Minister of State (Democratic Reform)

Minister of State (Democratic Reform)

May 07, 2009 11:22 ET

Government of Canada Takes Important Step to Strengthen Ethical Standards in Parliament

OTTAWA, ONTARIO--(Marketwire - May 7, 2009) - Following through on the government's commitment to Senate reform, the Hon. Steven Fletcher, Minister of State (Democratic Reform) introduced legislation today to place ethics standards for the Senate and the House of Commons under a single ethics officer. The legislation builds on the measures brought forward in the Federal Accountability Act to increase accountability and strengthen democracy in Canada.

"Canadians expect that all parliamentarians will be subject to consistent ethical standards," said Minister Fletcher. "This bill moves us closer to making an Upper House that is more democratic and accountable and an institution that Canadians can be proud of."

The Senate Ethics Act amends the Parliament of Canada Act to eliminate the separate office of Senate Ethics Officer and bring the Senate and House of Commons ethics codes under the jurisdiction of a single, independent Conflict of Interest and Ethics Commissioner.

The government has committed to reforming the Senate to reflect the ideals of a 21st-century democracy, by limiting Senate terms to eight years, giving Canadians a say over who represents them in the Upper House and harmonizing the Senate ethics regime with the House of Commons.

The Senate Ethics Act is the first step in meeting that commitment and the government will be introducing further Senate reform legislation in the near future.

"Ensuring integrity in the political system was a key aspect of our government's Federal Accountability Act," said Minister Fletcher. "The Senate Ethics Act will ensure that a consistent approach to ethical standards will be applied to all parliamentarians."


BACKGROUNDER

An Act to amend the Parliament of Canada Act (Senate Ethics)

The Senate Ethics Act will amend the Parliament of Canada Act to eliminate the office of the Senate Ethics Officer and give a single, independent Conflict of Interest and Ethics Commissioner a mandate to apply a common approach to ethics for senators, members of the House of Commons and public office holders. If passed, this legislation will help create a more accountable and democratically legitimate Senate, providing a solid basis for further reform.

The bill also includes transitional provisions respecting the reappointment of the Conflict of Interest and Ethics Commissioner, as well as the transfer of appropriations and personnel from the office of the Senate Ethics Officer to the office of the Conflict of Interest and Ethics Commissioner.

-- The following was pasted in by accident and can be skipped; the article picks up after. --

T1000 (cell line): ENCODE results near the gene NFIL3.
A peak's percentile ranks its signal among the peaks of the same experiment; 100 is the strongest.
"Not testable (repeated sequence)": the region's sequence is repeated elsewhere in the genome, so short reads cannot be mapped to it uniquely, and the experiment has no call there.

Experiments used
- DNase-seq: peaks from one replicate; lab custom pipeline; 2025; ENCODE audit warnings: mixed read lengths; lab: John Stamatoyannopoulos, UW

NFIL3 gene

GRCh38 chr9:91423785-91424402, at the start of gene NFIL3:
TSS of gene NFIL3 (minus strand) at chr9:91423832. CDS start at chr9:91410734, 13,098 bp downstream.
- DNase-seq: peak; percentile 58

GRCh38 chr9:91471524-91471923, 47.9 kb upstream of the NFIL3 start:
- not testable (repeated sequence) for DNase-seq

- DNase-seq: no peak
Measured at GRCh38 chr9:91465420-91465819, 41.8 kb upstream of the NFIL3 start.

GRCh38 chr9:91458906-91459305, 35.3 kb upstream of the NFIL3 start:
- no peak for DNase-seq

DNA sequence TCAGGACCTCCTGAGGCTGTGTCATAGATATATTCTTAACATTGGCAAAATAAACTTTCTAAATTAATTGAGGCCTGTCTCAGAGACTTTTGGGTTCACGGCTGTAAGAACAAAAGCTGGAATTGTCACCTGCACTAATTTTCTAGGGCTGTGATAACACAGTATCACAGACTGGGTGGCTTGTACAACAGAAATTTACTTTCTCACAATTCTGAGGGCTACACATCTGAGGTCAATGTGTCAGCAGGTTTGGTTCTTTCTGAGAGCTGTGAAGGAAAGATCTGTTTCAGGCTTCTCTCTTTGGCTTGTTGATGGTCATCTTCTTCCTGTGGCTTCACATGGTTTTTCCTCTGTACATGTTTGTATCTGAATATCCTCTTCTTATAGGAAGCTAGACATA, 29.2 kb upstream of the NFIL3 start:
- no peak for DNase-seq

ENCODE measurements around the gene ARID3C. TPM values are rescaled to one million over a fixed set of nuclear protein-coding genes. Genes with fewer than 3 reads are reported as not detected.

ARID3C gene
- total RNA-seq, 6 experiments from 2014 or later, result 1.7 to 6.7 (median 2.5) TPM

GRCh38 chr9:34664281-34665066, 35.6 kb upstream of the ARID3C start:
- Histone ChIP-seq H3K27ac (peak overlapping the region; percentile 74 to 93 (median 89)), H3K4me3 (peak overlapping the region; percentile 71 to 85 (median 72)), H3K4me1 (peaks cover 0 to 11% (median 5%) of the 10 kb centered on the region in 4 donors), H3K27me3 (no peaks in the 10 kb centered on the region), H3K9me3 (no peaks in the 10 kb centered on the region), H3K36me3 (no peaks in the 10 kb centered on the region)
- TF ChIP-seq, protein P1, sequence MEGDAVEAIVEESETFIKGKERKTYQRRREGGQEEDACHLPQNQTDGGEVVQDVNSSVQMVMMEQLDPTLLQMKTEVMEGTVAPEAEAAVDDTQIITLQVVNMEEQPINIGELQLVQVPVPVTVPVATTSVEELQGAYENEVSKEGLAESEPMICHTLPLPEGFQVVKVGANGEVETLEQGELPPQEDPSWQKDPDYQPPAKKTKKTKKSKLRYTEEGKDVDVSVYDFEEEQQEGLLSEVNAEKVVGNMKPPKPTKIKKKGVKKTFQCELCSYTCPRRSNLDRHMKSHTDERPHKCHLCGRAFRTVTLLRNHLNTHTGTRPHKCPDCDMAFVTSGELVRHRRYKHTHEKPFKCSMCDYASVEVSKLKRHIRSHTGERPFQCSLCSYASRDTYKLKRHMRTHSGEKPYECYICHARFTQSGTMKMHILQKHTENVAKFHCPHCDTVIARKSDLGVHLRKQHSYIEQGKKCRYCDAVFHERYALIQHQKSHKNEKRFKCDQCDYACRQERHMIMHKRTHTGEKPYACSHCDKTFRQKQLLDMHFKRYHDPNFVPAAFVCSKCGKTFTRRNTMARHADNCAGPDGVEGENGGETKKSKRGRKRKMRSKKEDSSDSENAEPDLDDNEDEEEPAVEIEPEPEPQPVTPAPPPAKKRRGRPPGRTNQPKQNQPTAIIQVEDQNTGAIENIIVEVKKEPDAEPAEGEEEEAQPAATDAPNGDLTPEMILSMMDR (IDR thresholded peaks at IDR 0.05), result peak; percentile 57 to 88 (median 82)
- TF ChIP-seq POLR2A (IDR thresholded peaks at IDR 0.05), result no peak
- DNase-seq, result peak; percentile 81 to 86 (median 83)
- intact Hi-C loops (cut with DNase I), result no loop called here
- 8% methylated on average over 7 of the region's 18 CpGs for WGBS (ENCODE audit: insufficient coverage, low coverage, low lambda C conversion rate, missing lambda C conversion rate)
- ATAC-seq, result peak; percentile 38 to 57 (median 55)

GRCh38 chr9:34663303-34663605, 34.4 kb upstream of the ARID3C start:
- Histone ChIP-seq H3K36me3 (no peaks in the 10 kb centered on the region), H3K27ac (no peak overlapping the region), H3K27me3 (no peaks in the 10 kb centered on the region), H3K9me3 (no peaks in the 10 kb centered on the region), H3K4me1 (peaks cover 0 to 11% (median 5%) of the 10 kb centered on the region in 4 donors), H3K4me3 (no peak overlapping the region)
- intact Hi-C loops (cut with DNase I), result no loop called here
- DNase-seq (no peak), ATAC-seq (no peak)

The proposed bill will restore the original provisions proposed in the Federal Accountability Act when that bill was first introduced in Parliament and passed by the House of Commons.

Current Provisions of the Parliament of Canada Act: A Separate Senate Officer

The Parliament of Canada Act currently establishes two different ethics officers: the Conflict of Interest and Ethics Commissioner and the Senate Ethics Officer.

The Conflict of Interest and Ethics Commissioner's mandate includes the administration of the Conflict of Interest Code for members of the House of Commons, as well as the ethical rules for public office holders in the Conflict of Interest Act. The Commissioner's mandate also includes the provision of confidential policy advice and support to the Prime Minister in respect of conflict of interest and ethical issues in general.

The office of the Conflict of Interest and Ethics Commissioner was established in 2006 when the Federal Accountability Act was passed, replacing the previous office of the Ethics Commissioner. The Conflict of Interest and Ethics Commissioner is appointed by the Governor in Council following consultations with the leader of every recognized party in the House of Commons and after approval of the appointment by the House of Commons. The current Conflict of Interest and Ethics Commissioner is Mary Dawson, who was appointed in July 2007 for a seven-year term.

The Senate Ethics Officer is appointed by the Governor in Council following consultations with the leader of every recognized party in the Senate and after approval of the appointment by the Senate. The current Senate Ethics Officer is Jean Fournier, who was appointed in April 2005 for a seven-year term.

Federal Accountability Act

When the Federal Accountability Act was introduced in April 2006, the Government proposed the creation of a single Conflict of Interest and Ethics Commissioner to replace the separate Ethics Commissioner and Senate Ethics Officer. The bill was passed by the House of Commons with this measure in June 2006. However, on two occasions, the Senate rejected the provisions that would provide the Conflict of Interest and Ethics Commissioner with a mandate to administer the Senate ethics code and instead insisted on preserving a separate Senate Ethics Officer. The Government ultimately accepted the Senate's amendments in order to secure timely passage of the Federal Accountability Act.

Contact Information

  • Office of the Minister of State for Democratic Reform
    Cherie Godin
    613-943-6975